Lead author Sarah Knox of the West Virginia University School of Medicine in Morgantown, W.Va., and colleagues says PFCs are man-made chemicals -- used for water- and stain-repellants -- in a variety of household products including food containers, clothing, furniture, carpets and paints. Their broad used has resulted in widespread dissemination in water, air, soil, plant life, animals and humans, Knox says.
The study involved 25,957 women ages 18-65 who were tested for PFCs and estradiol -- the predominant sex hormone in females. The researchers also determined menopausal status of the study participants.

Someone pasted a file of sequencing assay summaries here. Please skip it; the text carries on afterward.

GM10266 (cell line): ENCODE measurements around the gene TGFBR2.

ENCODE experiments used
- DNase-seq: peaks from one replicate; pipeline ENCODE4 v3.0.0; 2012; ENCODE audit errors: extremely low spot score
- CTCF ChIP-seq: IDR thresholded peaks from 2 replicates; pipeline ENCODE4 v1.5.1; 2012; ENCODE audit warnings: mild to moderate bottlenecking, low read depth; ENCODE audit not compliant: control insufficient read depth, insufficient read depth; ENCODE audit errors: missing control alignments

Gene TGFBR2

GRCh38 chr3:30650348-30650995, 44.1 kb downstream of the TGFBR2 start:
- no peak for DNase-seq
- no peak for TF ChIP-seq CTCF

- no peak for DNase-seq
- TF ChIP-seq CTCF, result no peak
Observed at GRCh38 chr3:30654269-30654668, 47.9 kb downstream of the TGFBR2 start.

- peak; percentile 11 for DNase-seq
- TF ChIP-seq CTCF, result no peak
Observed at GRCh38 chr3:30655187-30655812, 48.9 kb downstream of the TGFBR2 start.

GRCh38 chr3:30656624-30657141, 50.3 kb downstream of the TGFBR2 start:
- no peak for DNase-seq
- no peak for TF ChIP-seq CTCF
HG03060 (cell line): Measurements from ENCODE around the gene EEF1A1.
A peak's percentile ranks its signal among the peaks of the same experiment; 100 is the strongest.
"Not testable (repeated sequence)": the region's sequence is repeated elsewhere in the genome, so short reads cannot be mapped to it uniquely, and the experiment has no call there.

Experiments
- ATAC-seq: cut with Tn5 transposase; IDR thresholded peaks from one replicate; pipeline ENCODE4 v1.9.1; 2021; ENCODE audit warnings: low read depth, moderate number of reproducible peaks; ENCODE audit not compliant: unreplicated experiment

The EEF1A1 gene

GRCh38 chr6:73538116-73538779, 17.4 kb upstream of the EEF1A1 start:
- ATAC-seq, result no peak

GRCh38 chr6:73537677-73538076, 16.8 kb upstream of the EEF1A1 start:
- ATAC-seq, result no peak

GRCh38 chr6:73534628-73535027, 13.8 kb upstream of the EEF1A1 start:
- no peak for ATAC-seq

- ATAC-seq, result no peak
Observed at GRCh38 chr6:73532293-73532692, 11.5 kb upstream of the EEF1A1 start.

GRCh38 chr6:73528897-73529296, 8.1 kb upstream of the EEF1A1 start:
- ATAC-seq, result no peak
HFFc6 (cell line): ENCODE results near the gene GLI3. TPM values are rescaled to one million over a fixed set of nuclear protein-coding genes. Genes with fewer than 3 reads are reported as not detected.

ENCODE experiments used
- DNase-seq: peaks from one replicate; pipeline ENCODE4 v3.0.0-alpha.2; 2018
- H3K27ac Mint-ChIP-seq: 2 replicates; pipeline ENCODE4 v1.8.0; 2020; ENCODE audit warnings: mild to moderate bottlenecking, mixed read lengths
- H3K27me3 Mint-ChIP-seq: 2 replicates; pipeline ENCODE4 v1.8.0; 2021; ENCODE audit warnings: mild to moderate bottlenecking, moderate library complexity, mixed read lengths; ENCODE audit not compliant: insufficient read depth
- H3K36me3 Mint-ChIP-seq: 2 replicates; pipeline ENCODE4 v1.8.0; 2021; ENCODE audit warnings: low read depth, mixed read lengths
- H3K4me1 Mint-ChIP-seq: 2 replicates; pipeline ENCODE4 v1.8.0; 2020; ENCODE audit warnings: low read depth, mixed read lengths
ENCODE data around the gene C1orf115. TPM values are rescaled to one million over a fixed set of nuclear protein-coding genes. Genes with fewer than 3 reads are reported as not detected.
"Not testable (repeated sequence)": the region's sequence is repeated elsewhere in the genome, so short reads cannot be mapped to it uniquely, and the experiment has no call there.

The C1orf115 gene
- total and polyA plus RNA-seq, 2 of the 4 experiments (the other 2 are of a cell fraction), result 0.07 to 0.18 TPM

The study, published in the Journal of Clinical Endocrinology & Metabolism, found there was an association between PFC exposure, decreased estradiol and early menopause in women age 42 and older.
"Our data shows that after controlling for age, women of perimenopausal and menopausal age in this large population are more likely to have experienced menopause if they have higher serum concentrations of PFCs than their counterparts with lower levels," Knox says in a statement.
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